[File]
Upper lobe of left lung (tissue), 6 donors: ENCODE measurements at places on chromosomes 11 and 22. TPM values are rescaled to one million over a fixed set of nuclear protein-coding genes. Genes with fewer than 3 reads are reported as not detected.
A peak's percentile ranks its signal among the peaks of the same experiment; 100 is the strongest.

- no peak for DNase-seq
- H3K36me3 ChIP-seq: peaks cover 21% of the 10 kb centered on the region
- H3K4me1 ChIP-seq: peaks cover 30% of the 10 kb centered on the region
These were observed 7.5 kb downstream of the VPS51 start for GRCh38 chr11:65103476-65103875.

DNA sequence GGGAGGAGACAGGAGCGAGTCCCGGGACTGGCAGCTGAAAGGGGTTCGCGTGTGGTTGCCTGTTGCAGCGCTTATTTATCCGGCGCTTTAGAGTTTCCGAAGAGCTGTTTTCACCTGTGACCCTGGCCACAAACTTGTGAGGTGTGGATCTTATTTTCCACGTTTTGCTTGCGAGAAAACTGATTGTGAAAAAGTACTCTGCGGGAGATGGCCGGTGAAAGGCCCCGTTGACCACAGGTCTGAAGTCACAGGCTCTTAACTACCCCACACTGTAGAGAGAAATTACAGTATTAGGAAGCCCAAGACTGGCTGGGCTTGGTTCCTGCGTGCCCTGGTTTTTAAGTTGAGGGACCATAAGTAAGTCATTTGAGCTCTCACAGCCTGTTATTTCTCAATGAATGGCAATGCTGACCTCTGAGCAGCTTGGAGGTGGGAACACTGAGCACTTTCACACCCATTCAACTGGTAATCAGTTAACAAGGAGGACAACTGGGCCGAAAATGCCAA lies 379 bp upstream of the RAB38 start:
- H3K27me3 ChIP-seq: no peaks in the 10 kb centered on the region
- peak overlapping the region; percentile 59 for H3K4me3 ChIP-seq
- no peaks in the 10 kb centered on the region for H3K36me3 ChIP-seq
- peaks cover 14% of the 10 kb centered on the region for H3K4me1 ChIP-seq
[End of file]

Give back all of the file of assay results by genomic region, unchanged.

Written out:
Upper lobe of left lung (tissue), 6 donors: ENCODE measurements at places on chromosomes 11 and 22. TPM values are rescaled to one million over a fixed set of nuclear protein-coding genes. Genes with fewer than 3 reads are reported as not detected.
A peak's percentile ranks its signal among the peaks of the same experiment; 100 is the strongest.

- no peak for DNase-seq
- H3K36me3 ChIP-seq: peaks cover 21% of the 10 kb centered on the region
- H3K4me1 ChIP-seq: peaks cover 30% of the 10 kb centered on the region
These were observed 7.5 kb downstream of the VPS51 start for GRCh38 chr11:65103476-65103875.

DNA sequence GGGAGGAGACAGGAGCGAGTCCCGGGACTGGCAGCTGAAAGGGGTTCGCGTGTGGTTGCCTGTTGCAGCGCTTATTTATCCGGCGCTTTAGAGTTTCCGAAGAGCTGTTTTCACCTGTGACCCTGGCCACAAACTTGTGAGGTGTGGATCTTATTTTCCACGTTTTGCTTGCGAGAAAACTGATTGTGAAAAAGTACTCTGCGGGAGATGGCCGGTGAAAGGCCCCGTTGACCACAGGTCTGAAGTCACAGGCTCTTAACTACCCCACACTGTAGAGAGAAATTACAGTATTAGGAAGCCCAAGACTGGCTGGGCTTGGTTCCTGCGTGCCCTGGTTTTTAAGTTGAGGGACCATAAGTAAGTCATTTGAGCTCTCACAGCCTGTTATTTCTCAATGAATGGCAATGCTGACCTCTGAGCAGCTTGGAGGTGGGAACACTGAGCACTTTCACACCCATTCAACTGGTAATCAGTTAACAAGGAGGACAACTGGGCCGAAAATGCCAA lies 379 bp upstream of the RAB38 start:
- H3K27me3 ChIP-seq: no peaks in the 10 kb centered on the region
- peak overlapping the region; percentile 59 for H3K4me3 ChIP-seq
- no peaks in the 10 kb centered on the region for H3K36me3 ChIP-seq
- peaks cover 14% of the 10 kb centered on the region for H3K4me1 ChIP-seq